Tuesday, November 9, 2010

Horror in the Sandbox I: Learning From Failed Runs of Raggi’s Modules

I like creepy and cosmically horrific kind of stuff. Like a lot of DMs, however, I've had problems in the past with getting players to make the stupid decisions that would lead them into creepy and cosmically horrific situations. How many of you DMs can recall sessions where you designed an awesome creepfest, only to have the players (wisely) get the hell out at the first sign of weird danger? It's hard to fault players for this kind of reaction, really - I can't blame them for not wanting their characters to step into an uncontrollable situation that would likely result in death. This is especially a problem in more sandboxy campaigns, where the players always have the choice to move on. Obviously, this is less of a problem in railroads or one-shots.

It's been very interesting over the last few months to read reports of players reacting exactly like this to the new horror-themed Lamentations of the Flame Princess modules. When some experienced DMs have tried to integrate modules like Tower of the Stargazer or Death Frost Doom into ongoing campaigns the players got wise pretty fast and turned tail, either leaving the module unplayed, or forcing the DM into railroading mode. Here are some quotes:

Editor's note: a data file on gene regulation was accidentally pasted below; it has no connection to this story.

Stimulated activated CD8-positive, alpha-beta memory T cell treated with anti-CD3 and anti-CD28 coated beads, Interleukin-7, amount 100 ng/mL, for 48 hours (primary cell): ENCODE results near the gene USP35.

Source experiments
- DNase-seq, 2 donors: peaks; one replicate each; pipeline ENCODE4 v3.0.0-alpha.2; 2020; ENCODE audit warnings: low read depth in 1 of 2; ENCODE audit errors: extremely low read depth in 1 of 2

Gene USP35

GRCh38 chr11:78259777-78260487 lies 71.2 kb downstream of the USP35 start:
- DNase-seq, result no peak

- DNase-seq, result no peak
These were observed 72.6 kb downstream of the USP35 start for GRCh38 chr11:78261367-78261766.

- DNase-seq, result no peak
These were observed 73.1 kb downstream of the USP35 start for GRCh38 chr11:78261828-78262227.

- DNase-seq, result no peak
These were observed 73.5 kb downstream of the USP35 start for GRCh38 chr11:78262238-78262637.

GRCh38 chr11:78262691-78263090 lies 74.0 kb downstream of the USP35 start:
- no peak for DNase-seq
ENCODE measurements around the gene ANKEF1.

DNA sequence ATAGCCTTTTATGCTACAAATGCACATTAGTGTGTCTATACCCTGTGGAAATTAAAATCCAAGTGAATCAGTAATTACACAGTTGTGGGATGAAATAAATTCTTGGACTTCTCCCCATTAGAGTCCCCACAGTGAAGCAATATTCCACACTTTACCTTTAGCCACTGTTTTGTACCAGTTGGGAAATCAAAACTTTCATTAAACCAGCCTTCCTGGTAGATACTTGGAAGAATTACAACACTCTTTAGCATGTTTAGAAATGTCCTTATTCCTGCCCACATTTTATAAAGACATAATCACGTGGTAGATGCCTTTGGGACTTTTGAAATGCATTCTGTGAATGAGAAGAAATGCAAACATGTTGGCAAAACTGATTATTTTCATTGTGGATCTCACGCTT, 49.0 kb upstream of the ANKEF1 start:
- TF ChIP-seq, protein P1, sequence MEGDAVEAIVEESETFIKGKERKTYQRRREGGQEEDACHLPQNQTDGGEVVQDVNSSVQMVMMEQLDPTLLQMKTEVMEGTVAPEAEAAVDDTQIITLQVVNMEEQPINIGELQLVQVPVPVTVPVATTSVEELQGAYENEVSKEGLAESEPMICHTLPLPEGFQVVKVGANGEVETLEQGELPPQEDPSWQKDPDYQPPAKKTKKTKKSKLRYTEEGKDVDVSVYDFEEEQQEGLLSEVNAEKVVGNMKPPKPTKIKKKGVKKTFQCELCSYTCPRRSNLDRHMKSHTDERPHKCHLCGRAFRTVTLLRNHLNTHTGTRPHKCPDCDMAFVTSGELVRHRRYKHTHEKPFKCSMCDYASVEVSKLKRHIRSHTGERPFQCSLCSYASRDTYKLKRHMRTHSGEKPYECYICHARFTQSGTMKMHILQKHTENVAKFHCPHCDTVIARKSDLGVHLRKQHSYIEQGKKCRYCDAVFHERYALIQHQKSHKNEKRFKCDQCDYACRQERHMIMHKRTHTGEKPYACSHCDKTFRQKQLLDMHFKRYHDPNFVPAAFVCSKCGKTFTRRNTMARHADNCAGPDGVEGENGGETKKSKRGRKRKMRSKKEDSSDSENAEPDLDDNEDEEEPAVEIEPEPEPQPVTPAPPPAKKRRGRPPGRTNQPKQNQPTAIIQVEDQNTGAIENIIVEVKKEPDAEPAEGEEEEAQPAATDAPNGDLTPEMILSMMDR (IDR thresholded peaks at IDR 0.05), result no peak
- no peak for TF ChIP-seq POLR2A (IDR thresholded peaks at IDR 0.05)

“With the quick death of their new hireling just entering the tower, they knew that this was a deadly place. After exploring the second level of the tower, they made their way up a flight of stairs, discovering some blood trickling out of a keyhole. They checked for traps but remained uncertain about what to do next, when Wagstaff commanded Olav to try the door. Olav the Dwarf was afraid after seeing what had happened to the last guy, and declined. The porter, poor fellow, was asked and also declined. Wagstaff suggested they all draw lots, but the porter didn’t want to be included. He finally relented that he would include himself in a drawing for a large bonus sum. This was too much for Wagstaff and they decided to call off the whole business, leaving the tower!"
  - ze bulette on running Tower of the Stargazer
“They wanted nothing to do with the site, with its treasure, or with any investigations thereof. It seemed like the stupidest idea in the world to go anywhere near the place, and they only did because I railroaded them.”
  - Alexis on running Death Frost Doom

“I'm a little late to this thread, but I found that I had the same experience with The Grinding Gear. The party took one look at situation and wanted to keep on trucking.”
   - Blaise in response to Alexis’ post

“Ironically, Raggi's 3 Brides does a better job of providing the motivation/plots than his other modules. You have to work really hard to integrate his modules, almost rewriting them in terms of plot/story to make them work.”
  - ChicagoWiz in response to Alexis’ post

“The "motivation" part of the module (of all my modules, really) is intentionally vague, because the point of a module is to be integrated into the whole of a campaign, not stick out like a sore thumb...”
  - James Edward Raggi IV in response to Alexis’ post